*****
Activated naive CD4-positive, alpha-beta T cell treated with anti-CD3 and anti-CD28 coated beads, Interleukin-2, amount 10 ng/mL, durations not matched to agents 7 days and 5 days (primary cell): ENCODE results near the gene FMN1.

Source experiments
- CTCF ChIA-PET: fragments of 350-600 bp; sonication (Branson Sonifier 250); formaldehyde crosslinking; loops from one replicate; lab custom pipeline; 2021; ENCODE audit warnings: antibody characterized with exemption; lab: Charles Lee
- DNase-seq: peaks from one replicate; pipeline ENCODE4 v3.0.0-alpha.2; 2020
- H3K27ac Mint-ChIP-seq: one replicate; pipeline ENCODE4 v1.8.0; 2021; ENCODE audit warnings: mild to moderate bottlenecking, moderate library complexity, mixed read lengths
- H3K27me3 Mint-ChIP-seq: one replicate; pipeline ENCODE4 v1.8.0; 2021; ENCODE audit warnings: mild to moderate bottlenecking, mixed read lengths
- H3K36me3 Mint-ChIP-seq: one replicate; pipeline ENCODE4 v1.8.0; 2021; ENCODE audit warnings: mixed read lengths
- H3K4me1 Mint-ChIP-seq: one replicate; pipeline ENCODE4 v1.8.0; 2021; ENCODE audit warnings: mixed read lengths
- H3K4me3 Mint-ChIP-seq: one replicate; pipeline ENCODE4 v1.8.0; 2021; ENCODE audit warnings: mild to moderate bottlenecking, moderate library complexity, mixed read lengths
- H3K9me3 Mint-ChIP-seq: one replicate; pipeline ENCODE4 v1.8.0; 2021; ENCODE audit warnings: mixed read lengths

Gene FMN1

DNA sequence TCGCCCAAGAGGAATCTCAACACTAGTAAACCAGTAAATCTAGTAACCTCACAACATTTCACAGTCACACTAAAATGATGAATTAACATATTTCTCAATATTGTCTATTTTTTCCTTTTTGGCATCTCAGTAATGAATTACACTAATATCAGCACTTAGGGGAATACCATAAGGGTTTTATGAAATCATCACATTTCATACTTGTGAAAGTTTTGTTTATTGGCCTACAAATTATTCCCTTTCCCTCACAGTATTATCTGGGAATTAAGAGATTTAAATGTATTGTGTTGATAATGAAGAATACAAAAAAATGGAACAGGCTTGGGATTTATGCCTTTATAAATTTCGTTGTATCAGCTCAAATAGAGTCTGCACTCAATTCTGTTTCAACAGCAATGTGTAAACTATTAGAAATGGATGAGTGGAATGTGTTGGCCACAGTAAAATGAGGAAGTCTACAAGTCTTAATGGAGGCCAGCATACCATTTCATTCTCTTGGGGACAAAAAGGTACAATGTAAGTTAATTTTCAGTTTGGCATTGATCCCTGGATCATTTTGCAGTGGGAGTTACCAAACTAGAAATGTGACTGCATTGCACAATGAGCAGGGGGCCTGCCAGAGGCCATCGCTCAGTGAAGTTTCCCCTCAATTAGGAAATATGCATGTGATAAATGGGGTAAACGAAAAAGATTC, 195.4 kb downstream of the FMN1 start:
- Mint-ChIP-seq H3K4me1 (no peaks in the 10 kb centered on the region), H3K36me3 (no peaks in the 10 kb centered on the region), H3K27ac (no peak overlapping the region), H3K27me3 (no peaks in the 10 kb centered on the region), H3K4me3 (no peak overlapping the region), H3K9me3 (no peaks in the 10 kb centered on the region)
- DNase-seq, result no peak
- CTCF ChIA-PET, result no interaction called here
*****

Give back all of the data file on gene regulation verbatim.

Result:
Activated naive CD4-positive, alpha-beta T cell treated with anti-CD3 and anti-CD28 coated beads, Interleukin-2, amount 10 ng/mL, durations not matched to agents 7 days and 5 days (primary cell): ENCODE results near the gene FMN1.

Source experiments
- CTCF ChIA-PET: fragments of 350-600 bp; sonication (Branson Sonifier 250); formaldehyde crosslinking; loops from one replicate; lab custom pipeline; 2021; ENCODE audit warnings: antibody characterized with exemption; lab: Charles Lee
- DNase-seq: peaks from one replicate; pipeline ENCODE4 v3.0.0-alpha.2; 2020
- H3K27ac Mint-ChIP-seq: one replicate; pipeline ENCODE4 v1.8.0; 2021; ENCODE audit warnings: mild to moderate bottlenecking, moderate library complexity, mixed read lengths
- H3K27me3 Mint-ChIP-seq: one replicate; pipeline ENCODE4 v1.8.0; 2021; ENCODE audit warnings: mild to moderate bottlenecking, mixed read lengths
- H3K36me3 Mint-ChIP-seq: one replicate; pipeline ENCODE4 v1.8.0; 2021; ENCODE audit warnings: mixed read lengths
- H3K4me1 Mint-ChIP-seq: one replicate; pipeline ENCODE4 v1.8.0; 2021; ENCODE audit warnings: mixed read lengths
- H3K4me3 Mint-ChIP-seq: one replicate; pipeline ENCODE4 v1.8.0; 2021; ENCODE audit warnings: mild to moderate bottlenecking, moderate library complexity, mixed read lengths
- H3K9me3 Mint-ChIP-seq: one replicate; pipeline ENCODE4 v1.8.0; 2021; ENCODE audit warnings: mixed read lengths

Gene FMN1

DNA sequence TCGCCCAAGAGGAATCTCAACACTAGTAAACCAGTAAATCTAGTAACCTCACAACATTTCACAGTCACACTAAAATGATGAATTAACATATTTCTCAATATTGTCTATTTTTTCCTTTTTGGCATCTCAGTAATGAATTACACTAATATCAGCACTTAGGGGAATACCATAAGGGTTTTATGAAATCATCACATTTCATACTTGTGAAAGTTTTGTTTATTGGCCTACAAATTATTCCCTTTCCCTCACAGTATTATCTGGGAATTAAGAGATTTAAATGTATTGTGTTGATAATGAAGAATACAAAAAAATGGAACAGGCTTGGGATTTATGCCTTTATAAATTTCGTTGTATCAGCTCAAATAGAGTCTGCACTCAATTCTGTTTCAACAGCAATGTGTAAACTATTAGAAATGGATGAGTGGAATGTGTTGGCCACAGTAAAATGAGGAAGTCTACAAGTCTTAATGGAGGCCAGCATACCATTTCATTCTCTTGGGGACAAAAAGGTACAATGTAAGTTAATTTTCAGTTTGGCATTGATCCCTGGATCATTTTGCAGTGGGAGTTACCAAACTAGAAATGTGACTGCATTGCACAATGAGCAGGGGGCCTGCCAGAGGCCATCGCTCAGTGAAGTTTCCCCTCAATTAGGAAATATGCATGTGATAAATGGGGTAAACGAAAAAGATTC, 195.4 kb downstream of the FMN1 start:
- Mint-ChIP-seq H3K4me1 (no peaks in the 10 kb centered on the region), H3K36me3 (no peaks in the 10 kb centered on the region), H3K27ac (no peak overlapping the region), H3K27me3 (no peaks in the 10 kb centered on the region), H3K4me3 (no peak overlapping the region), H3K9me3 (no peaks in the 10 kb centered on the region)
- DNase-seq, result no peak
- CTCF ChIA-PET, result no interaction called here